Yes, but you can adjust withholding to compensate. Your bonus is not *taxed* at any rate different than your regular income (unless your bonus pushes you into the next bracket).
     


  5. marg

    marg Senior member

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    I would recommend the Nissan 350/370z, especially if you don't need AWD. Good value RWD car, and the used ones can be had for cheap.

    I have always had nice cars, and it's very difficult now to drop down to the "responsible" vehicles. My parents leased me a new 3-series for my first car in high school. They thought it was safe as a 7 series saved my mom's life in a multi-vehicle accident. Probably not the best thing for (a) my ego or (b) learning financial responsibility. Now I am a homeowner, and the 2009 Infiniti g37x coupe that I love is nothing more than a financial anchor. After paying all the bills and contributing to savings, there is less than the ideal amount for everything else in life. I spend a large part of my day commuting to work and night school on the highway, so at least I am enjoying the car, but I would rather have more money to put toward more important things in life.
     


  6. Dashaansafin

    Dashaansafin Senior member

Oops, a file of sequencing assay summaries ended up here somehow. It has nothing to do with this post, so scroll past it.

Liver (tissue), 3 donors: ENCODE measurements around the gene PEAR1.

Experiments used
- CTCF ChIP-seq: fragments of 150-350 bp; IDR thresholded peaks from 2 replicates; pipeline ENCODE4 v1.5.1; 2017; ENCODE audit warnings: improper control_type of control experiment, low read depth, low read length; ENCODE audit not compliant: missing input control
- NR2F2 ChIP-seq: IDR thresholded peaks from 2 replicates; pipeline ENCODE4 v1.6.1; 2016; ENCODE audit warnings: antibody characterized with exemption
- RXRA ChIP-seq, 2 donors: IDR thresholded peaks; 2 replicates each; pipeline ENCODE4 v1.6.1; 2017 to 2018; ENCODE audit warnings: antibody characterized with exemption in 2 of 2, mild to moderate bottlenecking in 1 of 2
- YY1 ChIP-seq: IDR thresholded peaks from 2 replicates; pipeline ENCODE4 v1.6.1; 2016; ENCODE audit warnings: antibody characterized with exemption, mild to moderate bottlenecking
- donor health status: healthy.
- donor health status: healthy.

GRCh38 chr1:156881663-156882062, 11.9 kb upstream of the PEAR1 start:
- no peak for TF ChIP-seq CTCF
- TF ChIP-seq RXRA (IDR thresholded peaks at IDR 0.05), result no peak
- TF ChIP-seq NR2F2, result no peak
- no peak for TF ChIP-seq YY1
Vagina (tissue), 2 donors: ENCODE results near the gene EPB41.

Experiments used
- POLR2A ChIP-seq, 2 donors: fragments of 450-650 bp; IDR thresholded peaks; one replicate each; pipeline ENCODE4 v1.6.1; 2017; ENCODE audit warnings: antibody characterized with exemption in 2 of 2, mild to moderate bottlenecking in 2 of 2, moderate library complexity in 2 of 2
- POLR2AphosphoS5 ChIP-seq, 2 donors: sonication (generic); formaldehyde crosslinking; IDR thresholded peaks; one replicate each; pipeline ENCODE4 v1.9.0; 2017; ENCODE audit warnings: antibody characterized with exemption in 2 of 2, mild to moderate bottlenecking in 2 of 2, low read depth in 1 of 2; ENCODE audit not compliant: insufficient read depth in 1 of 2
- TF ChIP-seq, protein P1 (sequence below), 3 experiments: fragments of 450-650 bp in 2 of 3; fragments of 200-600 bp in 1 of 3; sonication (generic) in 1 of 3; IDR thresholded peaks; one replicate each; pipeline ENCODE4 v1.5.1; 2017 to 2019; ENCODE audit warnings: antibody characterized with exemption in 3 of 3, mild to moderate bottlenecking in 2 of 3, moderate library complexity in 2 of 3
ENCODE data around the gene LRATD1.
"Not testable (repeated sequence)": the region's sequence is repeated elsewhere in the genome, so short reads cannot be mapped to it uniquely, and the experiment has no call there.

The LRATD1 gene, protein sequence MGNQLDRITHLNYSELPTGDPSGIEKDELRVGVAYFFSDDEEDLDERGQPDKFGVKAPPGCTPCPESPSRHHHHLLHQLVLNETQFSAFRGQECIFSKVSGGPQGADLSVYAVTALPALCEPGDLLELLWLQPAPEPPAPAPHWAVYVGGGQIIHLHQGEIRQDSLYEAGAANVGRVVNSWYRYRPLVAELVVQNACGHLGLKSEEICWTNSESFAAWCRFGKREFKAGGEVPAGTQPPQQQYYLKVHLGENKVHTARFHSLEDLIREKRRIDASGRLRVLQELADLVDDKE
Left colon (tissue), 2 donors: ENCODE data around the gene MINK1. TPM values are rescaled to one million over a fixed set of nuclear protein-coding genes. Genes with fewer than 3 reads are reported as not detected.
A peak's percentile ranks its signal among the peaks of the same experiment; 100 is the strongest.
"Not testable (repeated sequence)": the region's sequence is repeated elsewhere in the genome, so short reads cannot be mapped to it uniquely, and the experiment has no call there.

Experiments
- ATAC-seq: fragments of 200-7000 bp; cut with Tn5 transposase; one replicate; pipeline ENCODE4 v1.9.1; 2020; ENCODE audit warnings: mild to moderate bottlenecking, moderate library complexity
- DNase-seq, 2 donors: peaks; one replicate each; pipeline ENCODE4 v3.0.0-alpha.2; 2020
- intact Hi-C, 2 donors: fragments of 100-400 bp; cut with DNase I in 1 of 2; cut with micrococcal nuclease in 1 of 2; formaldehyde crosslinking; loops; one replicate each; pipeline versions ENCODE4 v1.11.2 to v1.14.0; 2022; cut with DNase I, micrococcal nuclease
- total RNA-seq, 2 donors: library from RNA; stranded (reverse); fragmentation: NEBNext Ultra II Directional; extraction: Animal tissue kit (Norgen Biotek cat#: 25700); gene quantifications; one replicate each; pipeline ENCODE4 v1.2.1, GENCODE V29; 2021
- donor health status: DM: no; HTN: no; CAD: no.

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    You realize that not everyone lives or would even contemplate living a life like yours? In your world, everyone lives inside the city and has no need for a car. In fact, since they work all day and most of the night, they wouldn't have time to go anywhere anyway. Do the MDs laugh at the guys who go out every night and spend more than a 3 series car payment on bottle service? Some of us live in beautiful places with wide open, twisting, curving roads. Some of us don't work all day long in the middle of a city and have hours to go out for a ride, explore new places, or take the day to go to the track. People that sit inside an office building for 100hrs a week should not be giving life advice. What are you working for? What is the purpose of money or making it if you don't pursue what makes you happy? Is your goal in life really to save a lot of money? Become a VP? Work even harder? Buy a house so you can sleep for five to six hours just like you do at your apartment? Those of you that don't care about cars will never understand what it is like to drive a fast car. Driving a "reasonable used car" like a Honda Accord or Corolla is like sex in the dark with a fat chick. All you care about is getting there; rolling over or even better, getting out and leaving. Now go get into an M3 or a 911 or some other fantastic piece of machinery, roll down the windows on a beautiful day, down shift to 2nd, shift at 8400rpm into 3rd, and try to wipe the shit eating grin off your face. Life is too short. Do what you want. That means for people that love cars: get the car that makes you happy. While some dumb ass is riding a desk so he can take his parent's outdated financial advice and "buy a 'starter home' and a used car", you can rent a much nicer place and drive a new sports car; while saving and investing *more* money.